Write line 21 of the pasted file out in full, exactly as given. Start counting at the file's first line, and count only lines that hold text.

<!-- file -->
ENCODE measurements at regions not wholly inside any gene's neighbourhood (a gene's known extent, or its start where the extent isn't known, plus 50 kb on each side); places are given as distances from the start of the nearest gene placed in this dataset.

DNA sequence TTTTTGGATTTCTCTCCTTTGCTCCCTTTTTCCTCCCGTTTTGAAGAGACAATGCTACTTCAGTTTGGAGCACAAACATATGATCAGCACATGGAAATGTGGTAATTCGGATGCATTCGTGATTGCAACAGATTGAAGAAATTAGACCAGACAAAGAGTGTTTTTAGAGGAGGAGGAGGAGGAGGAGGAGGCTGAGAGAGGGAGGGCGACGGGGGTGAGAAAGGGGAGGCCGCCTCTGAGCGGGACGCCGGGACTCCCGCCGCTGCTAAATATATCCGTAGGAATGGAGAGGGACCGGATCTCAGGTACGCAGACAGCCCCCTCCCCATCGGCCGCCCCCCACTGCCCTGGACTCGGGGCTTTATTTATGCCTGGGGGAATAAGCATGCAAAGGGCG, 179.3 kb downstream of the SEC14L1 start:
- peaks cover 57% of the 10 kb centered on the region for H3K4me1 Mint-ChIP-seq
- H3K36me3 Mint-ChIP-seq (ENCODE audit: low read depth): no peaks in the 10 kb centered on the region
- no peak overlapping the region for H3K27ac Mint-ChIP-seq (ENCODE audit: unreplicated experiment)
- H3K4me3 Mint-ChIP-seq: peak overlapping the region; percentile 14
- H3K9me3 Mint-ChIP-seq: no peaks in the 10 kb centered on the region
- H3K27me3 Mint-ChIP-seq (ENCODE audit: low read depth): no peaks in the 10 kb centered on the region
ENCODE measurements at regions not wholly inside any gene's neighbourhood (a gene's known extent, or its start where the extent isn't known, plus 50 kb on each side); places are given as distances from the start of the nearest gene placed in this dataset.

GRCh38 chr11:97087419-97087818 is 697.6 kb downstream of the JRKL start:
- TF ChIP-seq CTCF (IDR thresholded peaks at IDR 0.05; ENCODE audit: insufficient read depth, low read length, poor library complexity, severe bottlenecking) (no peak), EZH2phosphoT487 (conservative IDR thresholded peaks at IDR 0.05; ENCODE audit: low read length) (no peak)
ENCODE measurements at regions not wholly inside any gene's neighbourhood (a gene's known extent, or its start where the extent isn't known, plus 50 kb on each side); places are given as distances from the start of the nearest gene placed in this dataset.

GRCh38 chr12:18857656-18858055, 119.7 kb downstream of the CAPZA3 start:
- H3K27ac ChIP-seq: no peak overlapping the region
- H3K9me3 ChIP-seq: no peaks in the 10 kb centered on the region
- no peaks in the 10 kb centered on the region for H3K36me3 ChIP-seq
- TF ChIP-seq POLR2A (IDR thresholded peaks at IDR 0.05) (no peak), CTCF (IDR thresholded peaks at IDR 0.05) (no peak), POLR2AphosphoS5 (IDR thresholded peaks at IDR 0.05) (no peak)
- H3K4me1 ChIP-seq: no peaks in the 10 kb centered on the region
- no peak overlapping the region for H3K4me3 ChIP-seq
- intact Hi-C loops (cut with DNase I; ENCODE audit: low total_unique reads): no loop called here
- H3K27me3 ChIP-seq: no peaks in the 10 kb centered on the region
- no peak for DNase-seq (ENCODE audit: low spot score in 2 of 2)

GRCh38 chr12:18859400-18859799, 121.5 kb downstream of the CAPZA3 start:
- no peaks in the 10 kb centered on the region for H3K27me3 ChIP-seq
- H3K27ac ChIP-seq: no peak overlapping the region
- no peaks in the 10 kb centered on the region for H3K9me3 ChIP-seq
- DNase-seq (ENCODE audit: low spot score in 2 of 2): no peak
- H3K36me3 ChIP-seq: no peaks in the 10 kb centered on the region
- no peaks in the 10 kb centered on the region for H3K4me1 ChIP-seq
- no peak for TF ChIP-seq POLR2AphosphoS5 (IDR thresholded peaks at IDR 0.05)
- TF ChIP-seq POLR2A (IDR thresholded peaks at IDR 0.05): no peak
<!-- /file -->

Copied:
- H3K27me3 ChIP-seq: no peaks in the 10 kb centered on the region